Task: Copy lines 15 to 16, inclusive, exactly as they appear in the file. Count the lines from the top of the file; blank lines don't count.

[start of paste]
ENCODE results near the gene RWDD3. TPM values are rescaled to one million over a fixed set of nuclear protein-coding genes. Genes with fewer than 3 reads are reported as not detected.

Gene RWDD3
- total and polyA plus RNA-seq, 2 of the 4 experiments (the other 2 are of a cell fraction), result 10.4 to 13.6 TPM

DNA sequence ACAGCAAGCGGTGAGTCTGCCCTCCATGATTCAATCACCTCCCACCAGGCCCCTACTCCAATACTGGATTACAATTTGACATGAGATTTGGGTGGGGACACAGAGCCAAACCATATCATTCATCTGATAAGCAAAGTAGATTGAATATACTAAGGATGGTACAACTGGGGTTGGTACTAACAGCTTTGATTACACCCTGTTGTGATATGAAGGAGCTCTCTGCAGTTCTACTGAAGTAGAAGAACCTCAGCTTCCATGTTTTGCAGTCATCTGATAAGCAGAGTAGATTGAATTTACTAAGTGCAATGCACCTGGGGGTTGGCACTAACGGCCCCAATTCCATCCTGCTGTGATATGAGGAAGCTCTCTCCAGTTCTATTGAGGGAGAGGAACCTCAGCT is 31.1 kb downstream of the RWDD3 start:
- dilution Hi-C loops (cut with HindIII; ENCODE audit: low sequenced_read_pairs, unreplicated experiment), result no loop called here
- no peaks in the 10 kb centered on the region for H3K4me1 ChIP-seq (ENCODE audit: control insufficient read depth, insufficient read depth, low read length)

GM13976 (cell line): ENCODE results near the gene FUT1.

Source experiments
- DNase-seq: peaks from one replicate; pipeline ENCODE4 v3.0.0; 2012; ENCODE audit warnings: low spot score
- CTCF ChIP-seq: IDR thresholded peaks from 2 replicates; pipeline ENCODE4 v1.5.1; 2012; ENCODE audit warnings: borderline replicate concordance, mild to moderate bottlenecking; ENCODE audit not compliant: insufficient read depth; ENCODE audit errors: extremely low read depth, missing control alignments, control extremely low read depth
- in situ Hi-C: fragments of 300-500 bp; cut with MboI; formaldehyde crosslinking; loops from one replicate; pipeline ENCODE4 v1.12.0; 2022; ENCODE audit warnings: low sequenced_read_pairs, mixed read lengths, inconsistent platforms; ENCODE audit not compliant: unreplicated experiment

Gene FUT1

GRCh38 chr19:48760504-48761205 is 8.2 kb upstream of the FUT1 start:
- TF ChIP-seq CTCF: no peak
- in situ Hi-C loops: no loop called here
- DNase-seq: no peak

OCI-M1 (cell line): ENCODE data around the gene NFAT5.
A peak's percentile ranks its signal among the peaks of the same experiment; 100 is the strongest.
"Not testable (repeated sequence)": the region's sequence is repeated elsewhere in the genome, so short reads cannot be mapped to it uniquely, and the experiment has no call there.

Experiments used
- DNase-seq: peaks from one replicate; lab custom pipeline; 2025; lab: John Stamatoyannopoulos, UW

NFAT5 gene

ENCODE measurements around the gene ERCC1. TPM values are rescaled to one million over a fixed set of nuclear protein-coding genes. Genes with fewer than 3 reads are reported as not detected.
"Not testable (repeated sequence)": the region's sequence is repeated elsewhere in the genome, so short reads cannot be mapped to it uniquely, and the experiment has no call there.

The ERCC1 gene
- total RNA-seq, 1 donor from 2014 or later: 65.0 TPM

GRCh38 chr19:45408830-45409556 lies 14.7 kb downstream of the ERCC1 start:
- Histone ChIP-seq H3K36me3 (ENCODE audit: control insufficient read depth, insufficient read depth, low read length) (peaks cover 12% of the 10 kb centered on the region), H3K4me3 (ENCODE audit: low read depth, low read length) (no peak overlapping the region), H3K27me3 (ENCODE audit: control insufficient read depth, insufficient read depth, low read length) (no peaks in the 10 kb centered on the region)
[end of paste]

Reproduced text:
- in situ Hi-C loops: no loop called here
- DNase-seq: no peak